[Side note from class: All Christians agree: the endgame for God is His own glory. However, covenant and dispensational theologians disagree on exactly what the center of God’s glory is. Covenant theology, in general, would say that God is centrally glorified through soteriology (salvation) and Christology (Christ). Dispensationalists would say that God is glorified in many other ways as well, and would ask questions of the Covenant position, such as: “What about God’s glory through the unsaved? What about God’s glory through the nations?”]

NEXT: Knowing and Loving God: Part 4a

God Is

“What comes into our minds when we think about God is the most important thing about us.” – A.W. Tozer

That quote sums up an idea that the Lord first brought to my heart something like ten years ago. A decade later, it is not nearly fully developed but it hasn’t been a passing fad. It has been a recurring theme that I cannot shake, nor do I want to. It is this: an improper view of God is incredibly detrimental to one’s relationship with Him.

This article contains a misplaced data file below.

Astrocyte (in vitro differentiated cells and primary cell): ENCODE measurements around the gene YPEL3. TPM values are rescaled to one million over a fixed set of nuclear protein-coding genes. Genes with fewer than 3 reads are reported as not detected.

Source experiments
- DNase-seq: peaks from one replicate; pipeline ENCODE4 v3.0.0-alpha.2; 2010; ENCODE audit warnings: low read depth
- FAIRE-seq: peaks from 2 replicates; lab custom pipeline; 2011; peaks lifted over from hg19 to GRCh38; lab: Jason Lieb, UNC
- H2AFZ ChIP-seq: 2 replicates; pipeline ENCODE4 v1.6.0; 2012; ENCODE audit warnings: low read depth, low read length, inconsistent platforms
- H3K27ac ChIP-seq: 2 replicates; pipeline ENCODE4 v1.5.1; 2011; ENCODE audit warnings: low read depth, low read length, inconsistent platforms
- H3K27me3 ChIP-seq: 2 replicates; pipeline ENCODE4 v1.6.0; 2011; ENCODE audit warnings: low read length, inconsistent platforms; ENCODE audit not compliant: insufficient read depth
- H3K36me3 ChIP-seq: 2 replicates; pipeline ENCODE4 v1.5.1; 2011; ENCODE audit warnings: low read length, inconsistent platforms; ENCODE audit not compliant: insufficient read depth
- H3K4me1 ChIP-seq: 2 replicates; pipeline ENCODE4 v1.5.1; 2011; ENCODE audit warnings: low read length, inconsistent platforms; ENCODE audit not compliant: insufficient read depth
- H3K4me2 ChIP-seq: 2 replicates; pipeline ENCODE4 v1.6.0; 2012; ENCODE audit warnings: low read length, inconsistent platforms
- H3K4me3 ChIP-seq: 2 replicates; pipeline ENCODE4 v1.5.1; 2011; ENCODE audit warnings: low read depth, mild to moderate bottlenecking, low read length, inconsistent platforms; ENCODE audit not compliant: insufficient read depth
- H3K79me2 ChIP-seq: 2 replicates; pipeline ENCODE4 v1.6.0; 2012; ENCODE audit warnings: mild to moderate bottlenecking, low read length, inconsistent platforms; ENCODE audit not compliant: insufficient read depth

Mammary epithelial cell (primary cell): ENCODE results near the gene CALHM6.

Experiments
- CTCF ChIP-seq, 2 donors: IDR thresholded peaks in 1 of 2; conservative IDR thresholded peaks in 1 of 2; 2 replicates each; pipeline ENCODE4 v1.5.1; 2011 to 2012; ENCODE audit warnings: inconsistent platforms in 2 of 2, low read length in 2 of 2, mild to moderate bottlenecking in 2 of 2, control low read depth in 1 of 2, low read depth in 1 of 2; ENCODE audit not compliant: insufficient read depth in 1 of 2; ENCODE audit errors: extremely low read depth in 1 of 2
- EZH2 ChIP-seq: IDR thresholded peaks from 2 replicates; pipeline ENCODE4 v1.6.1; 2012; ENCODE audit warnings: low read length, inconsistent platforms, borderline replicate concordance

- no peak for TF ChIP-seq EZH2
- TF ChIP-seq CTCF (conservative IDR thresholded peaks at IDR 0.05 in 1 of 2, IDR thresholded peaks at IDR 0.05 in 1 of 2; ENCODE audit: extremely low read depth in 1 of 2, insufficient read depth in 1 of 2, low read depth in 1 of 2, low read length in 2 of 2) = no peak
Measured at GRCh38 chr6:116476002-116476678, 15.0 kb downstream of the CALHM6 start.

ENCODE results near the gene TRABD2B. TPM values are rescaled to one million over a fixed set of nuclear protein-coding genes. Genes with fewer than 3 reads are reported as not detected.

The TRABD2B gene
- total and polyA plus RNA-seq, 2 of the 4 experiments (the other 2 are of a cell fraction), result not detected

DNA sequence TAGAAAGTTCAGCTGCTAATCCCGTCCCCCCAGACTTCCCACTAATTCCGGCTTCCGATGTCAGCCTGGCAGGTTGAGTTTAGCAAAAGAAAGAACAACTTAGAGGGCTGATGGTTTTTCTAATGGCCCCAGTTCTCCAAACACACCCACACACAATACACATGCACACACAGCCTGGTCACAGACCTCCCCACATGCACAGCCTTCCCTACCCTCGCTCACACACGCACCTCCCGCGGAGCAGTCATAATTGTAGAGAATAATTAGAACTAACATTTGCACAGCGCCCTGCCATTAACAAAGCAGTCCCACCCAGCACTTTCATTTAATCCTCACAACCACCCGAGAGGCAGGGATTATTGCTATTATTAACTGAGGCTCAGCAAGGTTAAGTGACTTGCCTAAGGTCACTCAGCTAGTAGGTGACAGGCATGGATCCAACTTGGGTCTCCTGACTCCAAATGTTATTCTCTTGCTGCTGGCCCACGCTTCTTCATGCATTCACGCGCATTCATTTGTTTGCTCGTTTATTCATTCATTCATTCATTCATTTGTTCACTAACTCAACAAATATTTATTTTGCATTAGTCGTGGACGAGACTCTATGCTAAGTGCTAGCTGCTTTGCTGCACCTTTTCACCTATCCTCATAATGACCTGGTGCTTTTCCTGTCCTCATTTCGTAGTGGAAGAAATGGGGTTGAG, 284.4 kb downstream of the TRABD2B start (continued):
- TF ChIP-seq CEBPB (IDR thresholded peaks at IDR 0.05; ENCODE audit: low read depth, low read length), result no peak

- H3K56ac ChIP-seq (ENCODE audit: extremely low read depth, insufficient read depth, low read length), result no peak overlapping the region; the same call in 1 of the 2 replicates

The first times I remember this idea entering my mind were probably somewhere in my late teen or college years (early 2000’s). My dad sparked these thoughts first, if I remember correctly, with comments to me after talks with hurting and misguided Christians. His thought was that many of the problems that Christians face seem to go back to this root issue of having an improper view of Who God is. In his case, he was encountering improper views of God that his counselees owned which were directly related to being raised by an earthly father who was so unlike the Heavenly Father that their image of Him was badly damaged and distorted.

Now I am fully aware that many Christians (most of whom I haven’t even discovered yet) down through history have hit on this same thread of ideas long before my dad. Even going back to A.W. Tozer, we’re still only talking about the most recent 5% of Church history here. But this is where the progression of thought started for me.

Following my initial introduction to the idea, it lay somewhat dormant for a while; occasionally – and always briefly – coming up again throughout college in ways I didn’t even recognize as related to the central theme of my view of God.